Date of Award

Spring 2022

Thesis Type

Open Access

Degree Name

Honors Bachelor of Arts




Dr. Zackary Gilmore

Committee Member

Dr. Ashley Kistler

Committee Member

Dr. Shan-Estelle Brown


This thesis focuses on the impact and unrealized potentials of NAGPRA for Indigenous Americans and professional archaeologists following the first thirty years of the law’s existence. After providing some necessary background on the NAGPRA legislation and the context of the law’s passage, I examine these issues through three distinct methods. The first method focuses on a review of published Indigenous and archaeological literature to identify changes in sentiment around the law as well as to identify known hurdles within the process. The second revolves around my experience preparing a NAGPRA inventory for the Rollins College Archaeology Lab. Specifically, I reflect on the issues that made completing the inventory and identifying necessary information difficult. The third method involves an in-depth analysis of the archival records associated with three collections of Indigenous skeletal remains housed within the lab. This case-study analysis highlights similarities and differences among the three collections in terms of the NAGPRA-related challenges they present, while also emphasizing their applicability to broader discussions of ongoing issues with the repatriation process. This work demonstrates that while NAGPRA has made great strides towards repatriating cultural items and repairing relationships with Indigenous peoples, barriers within the process such as unclear provenience, inexperience, and a lack of personnel have impeded this process slowing the return of cultural items. Through an understanding of barriers that exist nationally and the case study analysis, this project looks to identify solutions for small institutions like Rollins College dealing with NAGPRA collections.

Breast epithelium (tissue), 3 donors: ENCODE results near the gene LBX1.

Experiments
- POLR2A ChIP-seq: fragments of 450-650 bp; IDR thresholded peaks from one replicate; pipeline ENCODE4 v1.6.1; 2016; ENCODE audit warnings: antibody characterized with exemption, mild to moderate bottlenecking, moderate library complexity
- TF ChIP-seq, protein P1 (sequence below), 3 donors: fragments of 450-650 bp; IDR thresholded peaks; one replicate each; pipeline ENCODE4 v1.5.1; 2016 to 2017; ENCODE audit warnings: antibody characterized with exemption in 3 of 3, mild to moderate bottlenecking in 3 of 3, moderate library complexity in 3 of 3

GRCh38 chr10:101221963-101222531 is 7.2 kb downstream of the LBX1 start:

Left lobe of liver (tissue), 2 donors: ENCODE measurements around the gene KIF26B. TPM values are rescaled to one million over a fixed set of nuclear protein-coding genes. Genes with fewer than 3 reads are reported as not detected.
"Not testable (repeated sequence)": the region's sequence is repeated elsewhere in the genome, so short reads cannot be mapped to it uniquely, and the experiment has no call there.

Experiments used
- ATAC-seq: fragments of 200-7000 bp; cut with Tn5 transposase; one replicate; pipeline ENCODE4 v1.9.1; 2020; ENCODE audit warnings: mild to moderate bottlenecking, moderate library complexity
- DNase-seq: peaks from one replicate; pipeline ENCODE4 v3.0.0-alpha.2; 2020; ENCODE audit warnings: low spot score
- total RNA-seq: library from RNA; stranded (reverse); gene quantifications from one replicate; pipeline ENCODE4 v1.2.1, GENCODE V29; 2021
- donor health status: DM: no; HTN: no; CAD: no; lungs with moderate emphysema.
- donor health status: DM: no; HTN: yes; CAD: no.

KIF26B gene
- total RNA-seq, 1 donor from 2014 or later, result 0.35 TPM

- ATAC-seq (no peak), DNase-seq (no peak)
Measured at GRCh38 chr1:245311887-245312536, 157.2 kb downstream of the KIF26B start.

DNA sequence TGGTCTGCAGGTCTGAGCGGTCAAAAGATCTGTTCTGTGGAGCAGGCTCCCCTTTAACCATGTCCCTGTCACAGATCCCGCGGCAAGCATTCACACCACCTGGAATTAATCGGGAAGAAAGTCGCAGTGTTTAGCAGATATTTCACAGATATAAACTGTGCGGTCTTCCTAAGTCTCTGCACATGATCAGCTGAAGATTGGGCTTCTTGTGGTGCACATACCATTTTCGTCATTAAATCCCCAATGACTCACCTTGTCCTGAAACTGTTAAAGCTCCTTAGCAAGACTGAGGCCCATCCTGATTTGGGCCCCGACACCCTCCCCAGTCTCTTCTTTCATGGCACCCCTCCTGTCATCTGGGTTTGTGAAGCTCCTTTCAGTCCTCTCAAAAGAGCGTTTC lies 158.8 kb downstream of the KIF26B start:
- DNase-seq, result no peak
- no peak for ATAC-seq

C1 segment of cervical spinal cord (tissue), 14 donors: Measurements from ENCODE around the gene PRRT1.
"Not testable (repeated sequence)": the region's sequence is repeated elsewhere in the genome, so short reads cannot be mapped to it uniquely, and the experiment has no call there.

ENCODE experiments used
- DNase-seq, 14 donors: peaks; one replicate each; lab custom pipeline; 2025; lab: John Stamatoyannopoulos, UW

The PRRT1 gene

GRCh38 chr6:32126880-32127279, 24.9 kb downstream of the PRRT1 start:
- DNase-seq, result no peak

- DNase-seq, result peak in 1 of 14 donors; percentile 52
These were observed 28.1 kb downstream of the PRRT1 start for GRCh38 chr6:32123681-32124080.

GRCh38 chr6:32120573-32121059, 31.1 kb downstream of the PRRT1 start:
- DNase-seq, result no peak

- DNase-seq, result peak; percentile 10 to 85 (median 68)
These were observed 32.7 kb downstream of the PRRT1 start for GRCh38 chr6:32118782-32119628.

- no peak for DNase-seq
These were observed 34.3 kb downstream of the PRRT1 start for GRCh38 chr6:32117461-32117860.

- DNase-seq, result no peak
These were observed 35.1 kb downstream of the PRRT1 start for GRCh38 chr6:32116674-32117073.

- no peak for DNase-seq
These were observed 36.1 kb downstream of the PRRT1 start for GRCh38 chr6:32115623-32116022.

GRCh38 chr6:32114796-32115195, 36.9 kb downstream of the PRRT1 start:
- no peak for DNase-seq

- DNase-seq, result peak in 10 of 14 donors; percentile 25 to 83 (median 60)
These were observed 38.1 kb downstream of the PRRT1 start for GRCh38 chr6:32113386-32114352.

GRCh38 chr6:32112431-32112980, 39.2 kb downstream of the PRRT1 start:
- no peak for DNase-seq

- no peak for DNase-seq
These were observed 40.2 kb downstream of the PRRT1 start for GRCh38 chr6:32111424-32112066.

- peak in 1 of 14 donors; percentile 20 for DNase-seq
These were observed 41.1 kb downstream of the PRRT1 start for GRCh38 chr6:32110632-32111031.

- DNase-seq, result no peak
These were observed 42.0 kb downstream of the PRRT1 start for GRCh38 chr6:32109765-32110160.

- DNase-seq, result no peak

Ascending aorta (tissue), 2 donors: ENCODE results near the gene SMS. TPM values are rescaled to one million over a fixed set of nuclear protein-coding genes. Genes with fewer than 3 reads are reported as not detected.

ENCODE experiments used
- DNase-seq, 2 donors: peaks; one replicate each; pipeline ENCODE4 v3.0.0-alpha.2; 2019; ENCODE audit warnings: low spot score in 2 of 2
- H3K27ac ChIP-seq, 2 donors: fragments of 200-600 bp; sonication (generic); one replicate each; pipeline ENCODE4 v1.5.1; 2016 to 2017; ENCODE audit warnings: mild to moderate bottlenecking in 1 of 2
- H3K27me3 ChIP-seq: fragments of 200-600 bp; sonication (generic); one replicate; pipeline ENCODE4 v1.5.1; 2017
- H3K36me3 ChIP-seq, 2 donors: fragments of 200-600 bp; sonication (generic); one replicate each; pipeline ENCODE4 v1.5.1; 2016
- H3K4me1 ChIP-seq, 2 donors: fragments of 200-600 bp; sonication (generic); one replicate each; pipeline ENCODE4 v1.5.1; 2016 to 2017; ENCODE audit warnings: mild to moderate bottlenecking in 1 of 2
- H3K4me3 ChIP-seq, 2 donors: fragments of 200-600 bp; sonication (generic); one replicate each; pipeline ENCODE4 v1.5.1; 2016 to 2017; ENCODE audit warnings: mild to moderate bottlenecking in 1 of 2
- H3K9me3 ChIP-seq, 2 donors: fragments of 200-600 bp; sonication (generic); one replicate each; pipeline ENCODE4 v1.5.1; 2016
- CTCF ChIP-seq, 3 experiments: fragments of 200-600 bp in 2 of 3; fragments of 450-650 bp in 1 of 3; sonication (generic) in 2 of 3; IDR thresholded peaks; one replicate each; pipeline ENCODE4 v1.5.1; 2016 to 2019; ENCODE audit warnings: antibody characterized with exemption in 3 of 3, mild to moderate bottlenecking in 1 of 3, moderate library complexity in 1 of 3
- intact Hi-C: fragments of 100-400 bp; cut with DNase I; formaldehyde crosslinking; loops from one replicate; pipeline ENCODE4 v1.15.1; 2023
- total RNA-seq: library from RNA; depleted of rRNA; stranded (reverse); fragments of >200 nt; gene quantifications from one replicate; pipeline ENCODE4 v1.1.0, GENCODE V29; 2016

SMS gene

Committee Member: Dr. Robert Vander Poppen

Rights Holder

Zoe Milburn